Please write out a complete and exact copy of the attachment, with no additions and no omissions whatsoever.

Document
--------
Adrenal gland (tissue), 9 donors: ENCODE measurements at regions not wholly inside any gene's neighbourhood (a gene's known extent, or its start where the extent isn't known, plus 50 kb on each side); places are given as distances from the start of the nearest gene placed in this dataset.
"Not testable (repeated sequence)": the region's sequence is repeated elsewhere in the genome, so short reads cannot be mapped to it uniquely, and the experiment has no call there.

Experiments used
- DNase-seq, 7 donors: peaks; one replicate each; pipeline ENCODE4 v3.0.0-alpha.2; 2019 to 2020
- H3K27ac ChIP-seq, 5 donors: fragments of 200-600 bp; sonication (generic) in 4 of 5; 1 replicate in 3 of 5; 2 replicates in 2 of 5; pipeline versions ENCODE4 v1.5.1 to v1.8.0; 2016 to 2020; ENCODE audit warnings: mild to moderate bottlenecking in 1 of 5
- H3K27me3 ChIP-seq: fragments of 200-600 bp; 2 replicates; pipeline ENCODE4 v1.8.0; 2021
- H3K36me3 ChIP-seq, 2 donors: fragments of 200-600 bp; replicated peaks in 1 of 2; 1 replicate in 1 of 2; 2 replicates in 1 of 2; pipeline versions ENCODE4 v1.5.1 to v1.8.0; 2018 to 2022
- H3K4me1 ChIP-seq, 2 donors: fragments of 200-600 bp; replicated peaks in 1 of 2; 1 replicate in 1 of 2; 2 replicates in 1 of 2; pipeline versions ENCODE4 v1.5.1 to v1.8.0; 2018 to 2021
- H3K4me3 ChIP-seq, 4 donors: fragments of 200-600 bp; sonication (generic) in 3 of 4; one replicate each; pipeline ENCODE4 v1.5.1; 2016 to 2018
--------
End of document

Adrenal gland (tissue), 9 donors: ENCODE measurements at regions not wholly inside any gene's neighbourhood (a gene's known extent, or its start where the extent isn't known, plus 50 kb on each side); places are given as distances from the start of the nearest gene placed in this dataset.
"Not testable (repeated sequence)": the region's sequence is repeated elsewhere in the genome, so short reads cannot be mapped to it uniquely, and the experiment has no call there.

Experiments used
- DNase-seq, 7 donors: peaks; one replicate each; pipeline ENCODE4 v3.0.0-alpha.2; 2019 to 2020
- H3K27ac ChIP-seq, 5 donors: fragments of 200-600 bp; sonication (generic) in 4 of 5; 1 replicate in 3 of 5; 2 replicates in 2 of 5; pipeline versions ENCODE4 v1.5.1 to v1.8.0; 2016 to 2020; ENCODE audit warnings: mild to moderate bottlenecking in 1 of 5
- H3K27me3 ChIP-seq: fragments of 200-600 bp; 2 replicates; pipeline ENCODE4 v1.8.0; 2021
- H3K36me3 ChIP-seq, 2 donors: fragments of 200-600 bp; replicated peaks in 1 of 2; 1 replicate in 1 of 2; 2 replicates in 1 of 2; pipeline versions ENCODE4 v1.5.1 to v1.8.0; 2018 to 2022
- H3K4me1 ChIP-seq, 2 donors: fragments of 200-600 bp; replicated peaks in 1 of 2; 1 replicate in 1 of 2; 2 replicates in 1 of 2; pipeline versions ENCODE4 v1.5.1 to v1.8.0; 2018 to 2021
- H3K4me3 ChIP-seq, 4 donors: fragments of 200-600 bp; sonication (generic) in 3 of 4; one replicate each; pipeline ENCODE4 v1.5.1; 2016 to 2018